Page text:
Microsporidia (Phylum Microsporida)
Microsporidia are obligately pathogenic, single-celled, eukaryotic organisms of which nearly 1,000 species have been described, over 700 from insect hosts. Lacking mitochondria, centrioles, peroxisomes and classical Golgi bodies, and possessing a nonmotile amoeba-like vegetative form, microsporidia were considered until recently to be primitive members of the Protozoa. Molecular analyses, however, have determined that the group possesses several gene sequences that suggest a close relationship to the fungi.
The first microsporidium studied was the causal agent of “pebrine disease” of silkworms (Bombyx mori L.), a disease that nearly caused the demise of the silk industry in France in the 1860s. Louis Pasteur recognized the infectious nature of the disease and developed a screening technique to rid the industry silkworm colonies of the pathogen. The microsporidium was later described as Nosema bombycis Naegli, the type species of the well-known genus Nosema.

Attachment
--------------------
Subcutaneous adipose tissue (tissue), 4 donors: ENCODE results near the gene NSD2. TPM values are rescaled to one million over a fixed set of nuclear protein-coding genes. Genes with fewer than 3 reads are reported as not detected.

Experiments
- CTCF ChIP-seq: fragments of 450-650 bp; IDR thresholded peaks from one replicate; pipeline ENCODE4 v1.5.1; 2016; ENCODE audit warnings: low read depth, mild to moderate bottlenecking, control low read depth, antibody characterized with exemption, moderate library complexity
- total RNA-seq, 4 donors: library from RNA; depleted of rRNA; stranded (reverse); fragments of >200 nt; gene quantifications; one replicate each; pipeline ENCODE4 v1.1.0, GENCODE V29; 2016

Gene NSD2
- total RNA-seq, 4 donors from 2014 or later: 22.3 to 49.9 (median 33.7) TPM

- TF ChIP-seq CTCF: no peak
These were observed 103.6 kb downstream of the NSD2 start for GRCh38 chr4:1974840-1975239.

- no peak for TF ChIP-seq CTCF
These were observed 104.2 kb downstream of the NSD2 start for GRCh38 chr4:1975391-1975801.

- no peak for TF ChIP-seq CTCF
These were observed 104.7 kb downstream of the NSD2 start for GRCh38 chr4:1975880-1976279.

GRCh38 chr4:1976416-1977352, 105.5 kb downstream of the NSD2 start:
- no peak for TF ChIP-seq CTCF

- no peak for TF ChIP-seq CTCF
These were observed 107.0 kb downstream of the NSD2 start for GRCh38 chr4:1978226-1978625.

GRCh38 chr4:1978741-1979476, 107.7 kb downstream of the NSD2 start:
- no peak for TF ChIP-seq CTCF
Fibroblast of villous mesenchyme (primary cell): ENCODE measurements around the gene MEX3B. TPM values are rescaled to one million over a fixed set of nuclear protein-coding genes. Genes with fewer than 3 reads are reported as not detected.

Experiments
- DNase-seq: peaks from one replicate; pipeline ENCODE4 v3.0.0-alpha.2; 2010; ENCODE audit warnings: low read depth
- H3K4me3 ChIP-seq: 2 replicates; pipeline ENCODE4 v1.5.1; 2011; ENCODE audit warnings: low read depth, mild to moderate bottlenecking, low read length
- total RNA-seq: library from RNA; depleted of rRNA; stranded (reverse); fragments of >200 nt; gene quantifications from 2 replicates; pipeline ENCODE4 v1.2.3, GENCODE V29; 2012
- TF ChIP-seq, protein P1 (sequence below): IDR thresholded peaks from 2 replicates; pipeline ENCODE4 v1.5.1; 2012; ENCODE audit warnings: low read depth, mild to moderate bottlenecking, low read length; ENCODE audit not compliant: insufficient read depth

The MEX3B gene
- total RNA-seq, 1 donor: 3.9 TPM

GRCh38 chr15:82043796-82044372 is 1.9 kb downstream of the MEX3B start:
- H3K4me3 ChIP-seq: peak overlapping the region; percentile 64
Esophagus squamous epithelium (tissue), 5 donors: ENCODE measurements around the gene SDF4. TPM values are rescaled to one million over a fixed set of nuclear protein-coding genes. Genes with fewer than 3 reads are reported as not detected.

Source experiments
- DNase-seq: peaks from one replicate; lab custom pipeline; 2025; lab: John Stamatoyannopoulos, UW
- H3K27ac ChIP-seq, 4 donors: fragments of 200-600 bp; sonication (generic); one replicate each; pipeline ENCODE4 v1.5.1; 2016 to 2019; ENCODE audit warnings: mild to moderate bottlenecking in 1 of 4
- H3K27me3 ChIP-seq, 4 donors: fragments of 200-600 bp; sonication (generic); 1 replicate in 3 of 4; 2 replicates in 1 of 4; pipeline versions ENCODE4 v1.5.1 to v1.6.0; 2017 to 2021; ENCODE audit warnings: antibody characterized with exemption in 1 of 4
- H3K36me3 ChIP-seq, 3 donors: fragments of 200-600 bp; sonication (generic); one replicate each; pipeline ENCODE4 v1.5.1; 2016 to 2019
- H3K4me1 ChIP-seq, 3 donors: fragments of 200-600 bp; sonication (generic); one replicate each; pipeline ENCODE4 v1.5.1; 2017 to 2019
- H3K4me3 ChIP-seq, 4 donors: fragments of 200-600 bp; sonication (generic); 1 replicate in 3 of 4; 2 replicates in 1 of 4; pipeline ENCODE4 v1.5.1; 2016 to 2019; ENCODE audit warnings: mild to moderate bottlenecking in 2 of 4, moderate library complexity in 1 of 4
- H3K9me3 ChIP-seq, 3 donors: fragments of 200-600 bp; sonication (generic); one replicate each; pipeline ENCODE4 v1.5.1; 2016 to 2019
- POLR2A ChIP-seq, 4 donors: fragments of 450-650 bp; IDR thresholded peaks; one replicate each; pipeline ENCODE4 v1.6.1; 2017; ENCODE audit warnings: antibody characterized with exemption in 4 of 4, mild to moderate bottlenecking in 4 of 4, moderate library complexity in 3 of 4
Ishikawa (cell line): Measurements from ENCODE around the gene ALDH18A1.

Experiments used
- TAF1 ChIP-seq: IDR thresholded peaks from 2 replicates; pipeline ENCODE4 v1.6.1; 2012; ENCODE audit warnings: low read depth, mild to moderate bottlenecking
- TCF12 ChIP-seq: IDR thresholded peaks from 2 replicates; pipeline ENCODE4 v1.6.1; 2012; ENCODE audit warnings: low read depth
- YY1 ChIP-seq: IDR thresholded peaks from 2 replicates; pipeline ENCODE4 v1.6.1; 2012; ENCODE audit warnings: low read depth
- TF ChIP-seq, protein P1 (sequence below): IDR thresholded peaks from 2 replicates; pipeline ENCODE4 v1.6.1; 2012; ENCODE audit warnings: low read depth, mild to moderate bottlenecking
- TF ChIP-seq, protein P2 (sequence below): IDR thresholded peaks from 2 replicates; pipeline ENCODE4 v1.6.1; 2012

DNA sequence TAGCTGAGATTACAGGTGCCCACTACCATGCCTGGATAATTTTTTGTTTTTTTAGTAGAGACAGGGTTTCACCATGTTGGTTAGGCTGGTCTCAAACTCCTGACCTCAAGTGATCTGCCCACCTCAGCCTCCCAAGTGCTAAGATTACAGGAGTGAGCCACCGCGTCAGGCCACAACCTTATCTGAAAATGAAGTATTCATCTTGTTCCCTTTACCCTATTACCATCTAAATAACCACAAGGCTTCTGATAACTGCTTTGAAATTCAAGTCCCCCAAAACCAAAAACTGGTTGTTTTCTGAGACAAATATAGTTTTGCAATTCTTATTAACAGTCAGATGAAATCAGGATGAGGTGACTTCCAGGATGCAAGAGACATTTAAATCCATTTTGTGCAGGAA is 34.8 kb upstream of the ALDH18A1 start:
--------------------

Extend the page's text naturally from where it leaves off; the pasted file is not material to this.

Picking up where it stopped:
Microsporidia infect all...
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